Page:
Eat me.

22 June 2008

New and student nurses have all heard the assertion that nursing, despite being a most caring profession, is one where the experienced practitioners “eat their young” — that instead of taking newbies under their wings, mentoring them and helping them learn the ropes, they, well, treat them like shit, make their lives impossible, basically do what they can to ensure they suffer. Now, I can’t claim to have seen this first hand in the ED where I work, where new nurses seem to get treated well by the preceptors. But then, all the ED nurses at this hospital aren’t new grads — they have to have floor experience first.

But what I can claim to have experienced is a noticeable amount of negativity from nurses here regarding my decision to pursue the MSN/NP. I’m well aware of the clash some RNs and NPs have about the Direct-Entry-never-been-a nurse-before-becoming-an-NP-Programs, and I’m even sensitive to the fact that choosing Yale over the local schools might be seen as elitist, so to be honest, I’ve tried to keep my fall plans under the radar of the nursing staff here. But this place is Gossip et Busybody Central, so you can imagine how successful I’ve been. But I guess I wasn’t really prepared for the reactions I’ve gotten. It hasn’t all been bad, because a few nurses I would call friends have been very supportive and enthusiastic, but I would say that the majority of people who’ve commented have said something snarky. One of the ACNPs was completely unsupportive and was kind enough to wrap up her disdainful lecture with “Well, you won’t get a job since you don’t have any experience.” Gee, thanks for the warm welcome to the profession! Ditto for the RNs, who usually ask a bunch of questions only to say something discouraging in response. I even had one RN say “Well, Excuuuuse Us!” and walk off in a huff off after overhearing that I was leaving the hospital to go to Yale.

That one actually stung a bit.

The hard part about all of this is that I don’t feel like these nurses have any rhyme or reason to judge me, but they’re doing it anyway. They’re taking my career plans as a personal affront — without knowing anything about why I’ve made this choice. Most of my administrative coworkers are in their early 20s and have high school diplomas or are working toward associates degrees — so very few of the nurses know that I’m a bit of an anomaly with my age and my work/educational background: I’m 28, this is a second career for me, I already have my bachelor’s and work experience, yada yada. And as much as I actually do enjoy answering their phone calls and keeping track of their paperwork here in the ED, this wasn’t my life’s work. Oddly enough, I think that if I was going to medical school, they wouldn’t be so harsh. But my choosing NP over RN, that’s clearly insulting. Sigh.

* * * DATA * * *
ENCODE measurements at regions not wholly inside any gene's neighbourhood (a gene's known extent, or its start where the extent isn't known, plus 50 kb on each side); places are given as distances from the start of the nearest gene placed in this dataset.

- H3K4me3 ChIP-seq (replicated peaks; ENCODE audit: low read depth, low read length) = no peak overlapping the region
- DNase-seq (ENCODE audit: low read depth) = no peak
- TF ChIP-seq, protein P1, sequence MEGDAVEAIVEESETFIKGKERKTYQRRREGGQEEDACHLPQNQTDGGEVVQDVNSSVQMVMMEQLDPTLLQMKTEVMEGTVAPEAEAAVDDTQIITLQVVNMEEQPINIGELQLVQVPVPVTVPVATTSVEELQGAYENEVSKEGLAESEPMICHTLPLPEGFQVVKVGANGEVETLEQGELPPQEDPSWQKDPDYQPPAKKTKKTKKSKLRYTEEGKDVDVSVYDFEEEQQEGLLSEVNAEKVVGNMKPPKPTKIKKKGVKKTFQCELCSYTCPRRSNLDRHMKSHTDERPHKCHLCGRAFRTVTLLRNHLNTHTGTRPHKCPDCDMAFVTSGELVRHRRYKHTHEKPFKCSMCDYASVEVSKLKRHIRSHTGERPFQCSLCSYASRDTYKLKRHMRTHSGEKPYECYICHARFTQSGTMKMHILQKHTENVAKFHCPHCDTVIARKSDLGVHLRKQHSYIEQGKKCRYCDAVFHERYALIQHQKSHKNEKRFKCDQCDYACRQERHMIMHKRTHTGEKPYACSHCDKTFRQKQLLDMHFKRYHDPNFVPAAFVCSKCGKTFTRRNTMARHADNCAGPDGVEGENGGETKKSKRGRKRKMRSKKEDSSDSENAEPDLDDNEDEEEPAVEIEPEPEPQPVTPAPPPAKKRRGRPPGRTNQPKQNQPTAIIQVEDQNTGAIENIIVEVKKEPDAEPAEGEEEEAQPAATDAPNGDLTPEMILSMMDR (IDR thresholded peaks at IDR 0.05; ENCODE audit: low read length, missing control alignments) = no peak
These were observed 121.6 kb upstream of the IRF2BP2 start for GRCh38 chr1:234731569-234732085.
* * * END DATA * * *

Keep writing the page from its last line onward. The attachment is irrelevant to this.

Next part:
The one truly positive conversation I had was with a staff nurse who was graduating from a local MSN program who was supportive about my not choosing to attend BC (she had precepted there and felt the program was, indeed, rushed) and who actually confessed to me that she “used to be against the direct-entry programs” UNTIL she went through an MSN/NP program herself. She said that now that she really knows what NPs do and what their training is like, she thinks people are comparing apples and oranges — that what RNs and NPs do is so different that having the RN experience really doesn’t make a difference. She said that she thinks she’ll be able to use her RN experience to bring something additional to her NP practice, but she didn’t think her classmates without it would be worse practitioners.

So that was the one exception to the rule — a nurse who was both positive about my becoming an NP and who didn’t think I was a jerk destined to be jobless for doing Direct-Entry. She made my day.

Needless to say, I’m looking forward to being at Yale soon where I’ll be part of a community that’s excited about all kinds of people becoming APRNs… and that I hope that I never become a nurse who eats anything other than a vegetarian diet.


One comment

  1. I have had similar experiences with RNs almost taking it personally that I would want to go straight into my graduate work immediately after passing the NCLEX.

    But as you pointed out, we may not have a lot of nursing experience, but we do have life experience that a lot of young nurses don’t have. And I think that counts for a lot to.

    Each of us takes a different path but in the end we’ll all be taking care of people. That the most important thing. Good luck at Yale!

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